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The Only 3 Knives You Need

Please meet The Epicurious Three, the only knives a basic kitchen needs.
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by Rhoda Boone

Has this happened to you? It's 2 a.m., you've cleaned the freezer out of gelato, maybe had a few beers. Without warning, a gentleman on TV starts cutting through a tin can--with a kitchen knife! Or maybe it's the other guy, the one hawking an entire set of knives--for $29.99! Either way, you reach for the phone, dig out your credit card...

Okay, maybe it didn't go that far. But for others, it did (otherwise, those commercials would be off the air). In memory of all those poor knife purchases--and in an attempt to prevent further such purchases from happening--please meet The Epicurious Three, the only knives a basic kitchen needs.

8-inch Chef's Knife

What it does:

This large, versatile blade is perfect for almost any prep, from slicing meat to chopping vegetables. If you're willing to make an investment in a knife in your arsenal, this is where to do it.

What to look for:

Choose blades that are full tang (one full piece of metal with the two handle pieces pinned to the sides) versus half-tang (a piece of metal that extends the full length of the knife, but only part of the width, or does not extend the length of the knife and is instead glued into the handle). Full-tang knives are more balanced, sturdier, and longer-lasting than half-tang models. Our test kitchen also generally prefers forged chef's knives, which are made from a single piece of forged steel, heated and pounded into the desired shape. The other option is a stamped blade, which is cut out of a large sheet of steel and is usually lighter, a quality considered undesirable in a chef's knife.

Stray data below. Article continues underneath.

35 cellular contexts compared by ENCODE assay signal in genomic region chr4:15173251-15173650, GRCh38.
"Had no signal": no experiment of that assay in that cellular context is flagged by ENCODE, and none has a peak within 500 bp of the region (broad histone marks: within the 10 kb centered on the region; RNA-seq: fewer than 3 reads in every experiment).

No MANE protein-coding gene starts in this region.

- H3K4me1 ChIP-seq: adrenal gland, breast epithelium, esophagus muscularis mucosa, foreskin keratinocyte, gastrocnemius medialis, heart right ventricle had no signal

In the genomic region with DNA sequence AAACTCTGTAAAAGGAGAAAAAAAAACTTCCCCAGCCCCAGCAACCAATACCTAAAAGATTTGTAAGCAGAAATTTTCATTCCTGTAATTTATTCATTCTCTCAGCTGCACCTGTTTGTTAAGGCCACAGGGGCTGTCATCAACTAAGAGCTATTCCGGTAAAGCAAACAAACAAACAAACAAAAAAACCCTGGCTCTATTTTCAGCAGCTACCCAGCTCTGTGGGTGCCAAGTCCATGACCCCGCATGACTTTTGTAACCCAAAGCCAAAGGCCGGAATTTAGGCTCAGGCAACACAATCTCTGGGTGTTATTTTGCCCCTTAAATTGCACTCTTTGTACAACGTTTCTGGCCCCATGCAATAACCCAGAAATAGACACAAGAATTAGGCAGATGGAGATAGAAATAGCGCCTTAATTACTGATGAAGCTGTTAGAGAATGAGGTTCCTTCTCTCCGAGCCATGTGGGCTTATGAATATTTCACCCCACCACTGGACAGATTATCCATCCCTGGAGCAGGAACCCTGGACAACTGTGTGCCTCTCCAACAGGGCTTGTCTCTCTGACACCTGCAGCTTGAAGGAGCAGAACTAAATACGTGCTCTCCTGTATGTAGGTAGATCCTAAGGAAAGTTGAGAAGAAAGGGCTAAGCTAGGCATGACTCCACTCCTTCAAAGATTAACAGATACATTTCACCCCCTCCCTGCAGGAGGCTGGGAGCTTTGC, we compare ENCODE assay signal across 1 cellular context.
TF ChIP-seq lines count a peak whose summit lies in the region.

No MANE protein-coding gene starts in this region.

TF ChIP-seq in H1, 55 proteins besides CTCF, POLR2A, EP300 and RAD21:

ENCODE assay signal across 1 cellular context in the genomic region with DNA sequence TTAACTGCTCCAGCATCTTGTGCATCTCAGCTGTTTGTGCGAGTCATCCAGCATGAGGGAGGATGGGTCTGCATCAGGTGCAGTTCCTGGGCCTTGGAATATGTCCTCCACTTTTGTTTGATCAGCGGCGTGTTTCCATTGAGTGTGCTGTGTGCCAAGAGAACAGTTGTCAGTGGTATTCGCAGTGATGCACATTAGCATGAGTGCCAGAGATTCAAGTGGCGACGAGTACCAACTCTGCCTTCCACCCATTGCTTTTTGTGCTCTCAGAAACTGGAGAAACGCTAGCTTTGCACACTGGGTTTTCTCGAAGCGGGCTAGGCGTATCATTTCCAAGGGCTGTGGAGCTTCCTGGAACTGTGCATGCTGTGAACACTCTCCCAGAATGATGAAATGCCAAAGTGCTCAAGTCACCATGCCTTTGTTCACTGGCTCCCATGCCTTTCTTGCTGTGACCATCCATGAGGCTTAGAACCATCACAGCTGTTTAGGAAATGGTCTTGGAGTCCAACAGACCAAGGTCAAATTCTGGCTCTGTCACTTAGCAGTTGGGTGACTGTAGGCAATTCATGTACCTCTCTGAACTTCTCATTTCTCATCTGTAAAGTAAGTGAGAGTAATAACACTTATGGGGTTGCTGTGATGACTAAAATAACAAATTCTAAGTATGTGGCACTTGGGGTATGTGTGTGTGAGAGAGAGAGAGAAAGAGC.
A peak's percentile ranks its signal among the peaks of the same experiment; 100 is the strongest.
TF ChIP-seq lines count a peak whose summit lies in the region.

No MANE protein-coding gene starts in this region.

Find a knife that has a nice weight and is comfortable to hold. It needs to have a little heft to it in order to chop through firmer vegetables like carrots and butternut squash. One to try: Wusthof Stainless Steel 8-inch Cooks Knife.

3- to 4-inch Paring Knife

What it does:

Paring knives are made for smaller knife work that a chef's knife feels too large to do, like mincing garlic, hulling strawberries, or peeling fruits and vegetables.

How to Choose:

There's no need to spend a lot on a paring knife. Honestly, once they lose their sharp edge, we don't bother getting them sharpened, we just replace them. We like these inexpensive, colorful Kuhn Rikon Paring Knives that come with sheaths.

10-inch Serrated or Bread Knife

What it does:

"Serrated" and "bread" knives they are basically the same (though serrated knives are offered in shorter lengths too). These blades have pointed serrations that resemble a saw. They are great for cutting bread, but are also perfect for cutting cake layers and fruits and vegetables with delicate skins, like tomatoes.

How to Choose:

Here's another knife you don't need to spend a lot on, but don't choose one that is too flimsy or it won't get the job done. Pay attention to the size of the teeth: You want a knife with teeth that are not too big (which can tear up the soft interior of a loaf) or too small (not efficient for slicing.) If you'll be hacking through a lot of loaves, you might consider a knife with a slightly offset handle, which will provide more leverage and more comfortable handling. We recommend a Victorinox 10 1/4-inch Wavy Bread Knife.